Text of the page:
Today, over on Word Wenches, Pat Rice was talking about high concept and how difficult it is to come up with one for historical romance. This reminded me how nuts I get whenever the subject of high concept comes up. It's always been a thorn in my backside.
To me, high concept, by definition, should mean an idea that aspires to more or is bigger than the norm. When it's said that someone has written a "big" book, this is what pops into my head. And of course, by big book, that doesn't mean it's extremely long. It has nothing to do with size at all. It means just that-- a story with a bigger concept than the norm.
So, imagine my surprise a couple of years or so ago when I realized people in the industry were calling a "tag line" a high concept line. Yes, sometimes I am the very last person on the planet to find out these things. This came to light when we were discussing a letter I had received from an agent, wherein she mentioned the words "big book." From that, someone suggested the agent might have thought it was high concept. And from there, someone else suggested I simply come up with a high concept line to attach to the work when I pitched it to agents and editors. Problem solved.
That's what threw me for a loop. The general consensus out there is, if you can come up with a dandy "line" to describe your book, then you have a high concept.
Confused yet? I was, and even though I now know what they're talking about, I still don't think it's right. Just because you can attach a killer tag line to a book doesn't mean it's high concept, by any means. But most out there would argue with me on this point.
In all fairness, I have to say of my writing group that the point was finally conceded that the high concept "line" is a totally different animal than a high concept "idea." But I really think there are some people out there who don't separate the two, and that's why I object to the use of the term to describe a tag line. It's danged confusing and inaccurate.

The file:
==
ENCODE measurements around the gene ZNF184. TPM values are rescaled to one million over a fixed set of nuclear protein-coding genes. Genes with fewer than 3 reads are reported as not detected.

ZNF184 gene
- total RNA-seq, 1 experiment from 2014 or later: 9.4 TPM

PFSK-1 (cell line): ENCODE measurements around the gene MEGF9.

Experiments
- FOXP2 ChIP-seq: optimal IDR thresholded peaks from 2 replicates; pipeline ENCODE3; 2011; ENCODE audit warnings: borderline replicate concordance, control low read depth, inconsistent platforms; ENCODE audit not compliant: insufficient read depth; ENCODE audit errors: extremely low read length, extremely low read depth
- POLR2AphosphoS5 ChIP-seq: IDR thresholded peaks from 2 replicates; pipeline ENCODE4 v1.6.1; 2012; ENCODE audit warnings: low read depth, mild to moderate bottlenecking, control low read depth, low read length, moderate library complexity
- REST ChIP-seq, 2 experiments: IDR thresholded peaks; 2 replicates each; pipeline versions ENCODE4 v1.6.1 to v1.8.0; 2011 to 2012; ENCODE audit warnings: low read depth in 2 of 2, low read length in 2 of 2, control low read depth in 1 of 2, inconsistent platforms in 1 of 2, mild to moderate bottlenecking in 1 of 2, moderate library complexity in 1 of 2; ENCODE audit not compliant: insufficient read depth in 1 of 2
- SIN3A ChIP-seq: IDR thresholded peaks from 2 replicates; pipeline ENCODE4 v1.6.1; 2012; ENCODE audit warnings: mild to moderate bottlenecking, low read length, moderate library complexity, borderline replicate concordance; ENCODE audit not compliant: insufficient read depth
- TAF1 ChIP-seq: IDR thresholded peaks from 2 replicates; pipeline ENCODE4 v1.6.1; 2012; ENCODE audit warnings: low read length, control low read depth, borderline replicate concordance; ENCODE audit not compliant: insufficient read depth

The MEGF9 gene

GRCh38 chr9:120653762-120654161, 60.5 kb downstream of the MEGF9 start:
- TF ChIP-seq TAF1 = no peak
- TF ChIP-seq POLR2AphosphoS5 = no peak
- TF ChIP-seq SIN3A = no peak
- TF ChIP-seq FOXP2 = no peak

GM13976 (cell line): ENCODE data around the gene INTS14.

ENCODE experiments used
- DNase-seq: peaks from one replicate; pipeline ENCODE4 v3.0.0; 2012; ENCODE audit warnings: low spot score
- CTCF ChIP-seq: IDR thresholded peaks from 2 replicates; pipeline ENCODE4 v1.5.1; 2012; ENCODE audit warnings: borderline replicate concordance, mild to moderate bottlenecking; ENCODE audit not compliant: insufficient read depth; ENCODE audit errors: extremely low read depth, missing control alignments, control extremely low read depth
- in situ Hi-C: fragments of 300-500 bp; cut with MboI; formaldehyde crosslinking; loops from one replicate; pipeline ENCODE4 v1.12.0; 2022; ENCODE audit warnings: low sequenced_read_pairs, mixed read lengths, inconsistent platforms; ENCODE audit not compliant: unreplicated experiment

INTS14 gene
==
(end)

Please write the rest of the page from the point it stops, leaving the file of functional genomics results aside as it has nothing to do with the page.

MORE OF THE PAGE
Here's an example, Toni Blake's high concept line for her upcoming book, "Letters to a Secret Lover," is -- Sex and the City meets Grizzly Adams. From this simple line we get the big picture in brief. Modern, sophisticated city girl meets nature man who lives in the woods. Sounds good, doesn't it?
A high concept line is composed of industry buzz words, or phrases that are easily recognized by everyone. Another example would be -- Legally Blond meets The Beverly Hillbillies. (that one I came up with myself for a book, the author of which I won't mention because I found it to be just as silly as the tag line suggests. ;o)
So, the question is, how do we come up with a high concept for historical romance? There isn't a whole lot in modern pop culture I could apply to one of my western historicals. At least one part of the buzz words or phrase needs to be current and what's happening now, or else you end up with something that sounds antiquated, which defeats the purpose. None of us wants to plant the thought in an agent's or editor's head that our story is old-fashioned or out-of-date.
I'm going to be giving this some thought. I'm a little rusty because it's been a while since I've been in the position where I needed to think about these things. But the sad fact is, if we plan to submit, we need to have a snappy one-liner that describes our story in a nutshell. A high concept. (and I still cringe because, in my opinion, it will always be a tag line no matter what kind of spin everyone puts on it) But incredible as it may seem, this one line is often what an editor will take into a meeting and pitch to the rest of the staff when she's interested in buying your book and needs to get a thumbs-up before offering you a contract.